In the Greco-Roman world, gender was understood to be fluid. Men could be feminine and women could be masculine, depending on the virtues or vices that they practiced. Masculinity was characterized by the ability to reason and maintain self-control, while femininity was associated with excessive emotion and irrationality. This is particularly important to remember when analyzing early Christian martyrologies, which utilized gender fluidity to reinforce Christian masculine identity.
Christian martyrs were often described as “athletes” participating in the Roman Games. They achieved victory by demonstrating masculine traits, such as endurance and bravery in the face of torture and death. They held fast to reason, identified themselves as Christians, and gladly accepted death. They did not allow themselves to be persuaded to apostatize. In contrast, those who persecuted the martyrs, as well as the crowds who watched the martyrs die, were described in very feminine terms. They were slaves to their emotions and were unjust in their ways. Many stories depicted the martyrs as being old men, young men, and women, who were generally believed to be less masculine. When these martyrs were put up against fully grown, angry male persecutors, the authors drew a distinct contrast between the masculinity of the martyrs and the femininity of their persecutors. This helped to validate Christian beliefs and reinforce Christian masculine identity.
This contrast can be seen in the story of Stephen, the first recorded Christian martyr. In Acts 6:8, Stephen was described as being “filled with grace and power,” indicating that he was a righteous man who practiced self-control. While in Acts 6:10 Stephen spoke with “wisdom and the spirit,” in Acts 6:13 his persecutors “presented false witnesses” against him. Stephen was just in his ways, while his persecutors were unjust and un-open to reason. When Stephen was accused, all could see that he was innocent, for he had “the face of an angel” (Acts 6:15). Stephen challenged and criticized his opponents’ lack of justice, saying in Acts 7:53, “You received the law as transmitted by angels, but you did not observe it.” Upon hearing these words, his persecutors became “infuriated, and they ground their teeth at him” (Acts 7:54), showing their inability to control their emotions. On the other hand, Stephen was “filled with the holy Spirit” (Acts 7:55) and even prayed for his oppressors as they stoned him. The author of Acts clearly marked a distinction between the masculinity of Stephen and the femininity of those who stoned him. In doing so, it emphasized Stephen’s innocence and validated his believes.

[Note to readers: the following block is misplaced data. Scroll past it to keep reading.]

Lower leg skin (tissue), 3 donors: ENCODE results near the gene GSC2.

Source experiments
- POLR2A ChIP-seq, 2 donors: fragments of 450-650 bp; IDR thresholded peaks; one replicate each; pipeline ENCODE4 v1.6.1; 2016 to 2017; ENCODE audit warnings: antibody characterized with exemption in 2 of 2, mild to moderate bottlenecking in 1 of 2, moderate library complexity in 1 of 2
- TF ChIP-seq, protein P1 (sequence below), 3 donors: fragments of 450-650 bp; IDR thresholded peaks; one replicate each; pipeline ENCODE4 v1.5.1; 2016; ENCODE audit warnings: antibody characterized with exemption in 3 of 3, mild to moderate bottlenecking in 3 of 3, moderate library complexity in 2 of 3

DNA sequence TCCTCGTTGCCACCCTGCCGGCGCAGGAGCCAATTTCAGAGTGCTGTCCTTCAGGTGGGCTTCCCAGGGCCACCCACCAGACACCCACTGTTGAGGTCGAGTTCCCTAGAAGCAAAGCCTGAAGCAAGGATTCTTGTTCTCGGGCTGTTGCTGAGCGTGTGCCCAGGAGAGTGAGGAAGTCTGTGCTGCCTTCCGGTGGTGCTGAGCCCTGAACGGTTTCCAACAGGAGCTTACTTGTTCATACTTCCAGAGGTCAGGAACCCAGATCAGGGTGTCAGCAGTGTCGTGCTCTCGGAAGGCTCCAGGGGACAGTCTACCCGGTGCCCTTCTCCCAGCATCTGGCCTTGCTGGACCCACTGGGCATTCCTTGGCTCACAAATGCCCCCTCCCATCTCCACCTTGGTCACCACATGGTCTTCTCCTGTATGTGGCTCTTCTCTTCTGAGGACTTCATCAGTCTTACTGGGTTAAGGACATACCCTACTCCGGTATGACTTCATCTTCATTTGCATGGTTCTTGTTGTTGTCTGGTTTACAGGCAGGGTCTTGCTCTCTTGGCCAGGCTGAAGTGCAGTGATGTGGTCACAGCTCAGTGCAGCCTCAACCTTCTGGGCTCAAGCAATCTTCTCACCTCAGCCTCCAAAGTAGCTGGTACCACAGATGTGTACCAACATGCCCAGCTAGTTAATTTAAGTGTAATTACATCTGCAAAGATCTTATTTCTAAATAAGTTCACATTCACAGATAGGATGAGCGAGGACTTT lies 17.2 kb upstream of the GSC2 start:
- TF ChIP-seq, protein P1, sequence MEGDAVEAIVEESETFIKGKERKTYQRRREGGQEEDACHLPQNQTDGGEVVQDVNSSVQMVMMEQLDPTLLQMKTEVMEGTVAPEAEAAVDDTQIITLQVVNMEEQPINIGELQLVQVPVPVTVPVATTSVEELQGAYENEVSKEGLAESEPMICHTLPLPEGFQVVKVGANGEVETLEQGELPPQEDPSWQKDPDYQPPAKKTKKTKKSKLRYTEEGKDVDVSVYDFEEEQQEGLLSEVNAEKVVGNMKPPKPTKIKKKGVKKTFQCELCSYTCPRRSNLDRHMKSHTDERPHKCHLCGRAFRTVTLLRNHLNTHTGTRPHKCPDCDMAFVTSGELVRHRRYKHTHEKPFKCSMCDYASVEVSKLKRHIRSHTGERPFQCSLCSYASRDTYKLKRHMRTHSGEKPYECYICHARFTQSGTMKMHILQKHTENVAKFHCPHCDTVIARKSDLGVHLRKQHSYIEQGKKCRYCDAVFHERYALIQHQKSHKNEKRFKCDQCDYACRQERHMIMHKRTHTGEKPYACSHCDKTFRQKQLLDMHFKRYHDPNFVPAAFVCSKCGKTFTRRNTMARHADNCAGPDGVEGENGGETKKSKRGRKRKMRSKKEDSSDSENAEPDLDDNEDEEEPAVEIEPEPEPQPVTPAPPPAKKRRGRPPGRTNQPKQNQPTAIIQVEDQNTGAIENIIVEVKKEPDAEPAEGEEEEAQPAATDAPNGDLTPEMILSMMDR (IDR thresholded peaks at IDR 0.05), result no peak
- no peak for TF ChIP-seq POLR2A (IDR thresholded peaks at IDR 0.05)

By demonstrating masculine qualities in the face of torture and death, a Christian proclaimed his innocence, for criminals commonly acted feminine in the face of danger. The author of 1 Peter wrote on this, saying in 1 Peter 4:15-16, “But let no one among you be made to suffer as a murderer, a thief, an evildoer, or as an intriguer. But whoever is made to suffer as a Christian should not be ashamed but glorify God because of the name.”
For Christians, the ultimate example of masculinity in the face of torture and death was Jesus Christ himself. 1 Peter 2:23 emphasizes that Jesus “handed himself over to the one who judges justly.” Jesus was in control and allowed himself to be taken by the authorities, essential to masculine identity. In addition, he gave himself over to God who judges justly, knowing that temporary pain on earth was nothing compared to heavenly glory. For Christians, Jesus was the ultimate example of a righteous and triumphant sufferer, for his victory came through his death and resurrection. 1 Peter 2:21 declares that Christians have been called to suffer, “because Christ suffered for you, leaving you an example that you should follow in his footsteps.”